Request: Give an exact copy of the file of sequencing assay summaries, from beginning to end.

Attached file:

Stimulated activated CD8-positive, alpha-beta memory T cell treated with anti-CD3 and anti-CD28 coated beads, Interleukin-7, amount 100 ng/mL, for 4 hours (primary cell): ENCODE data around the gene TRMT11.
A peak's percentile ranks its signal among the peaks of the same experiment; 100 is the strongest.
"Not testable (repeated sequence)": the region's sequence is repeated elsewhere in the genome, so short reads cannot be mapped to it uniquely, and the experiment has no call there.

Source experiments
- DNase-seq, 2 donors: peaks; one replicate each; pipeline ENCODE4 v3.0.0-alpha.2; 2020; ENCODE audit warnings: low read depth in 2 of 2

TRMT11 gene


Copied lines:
Stimulated activated CD8-positive, alpha-beta memory T cell treated with anti-CD3 and anti-CD28 coated beads, Interleukin-7, amount 100 ng/mL, for 4 hours (primary cell): ENCODE data around the gene TRMT11.
A peak's percentile ranks its signal among the peaks of the same experiment; 100 is the strongest.
"Not testable (repeated sequence)": the region's sequence is repeated elsewhere in the genome, so short reads cannot be mapped to it uniquely, and the experiment has no call there.

Source experiments
- DNase-seq, 2 donors: peaks; one replicate each; pipeline ENCODE4 v3.0.0-alpha.2; 2020; ENCODE audit warnings: low read depth in 2 of 2

TRMT11 gene